6 Tips for Parents With Kids Who Have Osgood-Schlatter’s Disease

Article featured on Orthogate
Anterior knee pain is a common complaint of young athletes participating in sports. As a teenager, most of the aches and pains disappear as fast as they show up. However, when the pain doesn’t go away it can be frustrating and scary to deal with as a parent. Osgood-Schlatters Disease (OSD) is one of the common ailments that cause pain in the front of knee particularly in teenage athletes ranging from 12-15 years old. Injuries at this age can be a challenge, as kids of that age have difficulty communicating their pain, understand their diagnoses, and can get frustrated with the missed time on the playing field.
Osgood-Schlatters also tends to linger and stay longer than any teenager would like. That’s when you decide to see a doctor. However, OSD is just common enough and not serious enough that some doctors might brush it off as unimportant. What’s a parent to do? Here’s a guide to help you and your growing teenager get through it and maintain the sanity of your household through the process.

What is Osgood-Schlatters Disease?

First, the word disease can be a little misleading. Osgood-Schlatters Disease is less of a disease and more of an overuse injury involving the patella tendon. OSD is most common during the adolescent growth spurt as the bones are maturing. The pull from repetitive movement such as jumping causes tension through the patella tendon on Tibial Tuberosity. This traction injury can cause inflammation, tenderness to the touch, and formation of a painful bony bump to form on the front of the shin.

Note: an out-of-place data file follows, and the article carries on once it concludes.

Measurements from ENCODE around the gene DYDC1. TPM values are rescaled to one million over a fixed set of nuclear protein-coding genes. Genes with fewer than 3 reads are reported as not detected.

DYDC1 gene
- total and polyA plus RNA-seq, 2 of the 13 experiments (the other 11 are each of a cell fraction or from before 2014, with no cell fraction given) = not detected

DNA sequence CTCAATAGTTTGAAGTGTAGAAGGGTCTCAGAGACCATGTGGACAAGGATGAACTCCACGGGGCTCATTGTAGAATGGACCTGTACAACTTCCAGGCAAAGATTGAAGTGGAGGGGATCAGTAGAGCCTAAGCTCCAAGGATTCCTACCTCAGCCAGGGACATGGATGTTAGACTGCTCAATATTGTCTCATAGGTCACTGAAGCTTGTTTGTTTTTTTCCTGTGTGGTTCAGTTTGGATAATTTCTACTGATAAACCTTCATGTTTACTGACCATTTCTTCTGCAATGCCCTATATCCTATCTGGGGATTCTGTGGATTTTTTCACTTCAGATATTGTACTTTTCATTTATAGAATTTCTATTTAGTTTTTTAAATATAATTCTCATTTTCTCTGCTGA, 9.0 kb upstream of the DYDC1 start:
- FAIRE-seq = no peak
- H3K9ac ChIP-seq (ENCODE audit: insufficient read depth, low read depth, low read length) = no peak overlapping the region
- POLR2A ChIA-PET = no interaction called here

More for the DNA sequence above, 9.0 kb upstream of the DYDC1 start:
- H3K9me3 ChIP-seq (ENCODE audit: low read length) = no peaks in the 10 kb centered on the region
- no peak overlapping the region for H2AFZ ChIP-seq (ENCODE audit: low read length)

Risk Factors for Osgood-Schlatters Disease?

The primary risk factors for Osgood-Schlatter disease are repetitive movements during a certain age range. Other risk factors include:

  • Age – OSD is most common during puberty and large growth spurts. The typical range for boys is 12-15 and girls from age 10-13
  • Gender – OSD occurs more frequently boys but the incidence is increasing in young girls as more young ladies are participating in sports
  • Sports – Most commonly found in sports with high force production in the legs such as running, jumping, and cutting. Basketball, hockey, and soccer are the most common sports associated with OSD.

Top Tips for Patients To Help Recover from Osgood-Schlatter Disease

Create a Schedule

This might be the most important tip to consider. Recovering from OSD requires consistency and a schedule can help. Create a daily schedule to ice the tendon, to stretch the quadriceps, and to even perform self-massage can speed up recovery. Also, schedule some downtime to allow the knee adequate rest. Kids tend to have a really hard time understanding the importance of treating their injuries seriously. For good time management skills try writing out daily, weekly, and monthly recovery goals.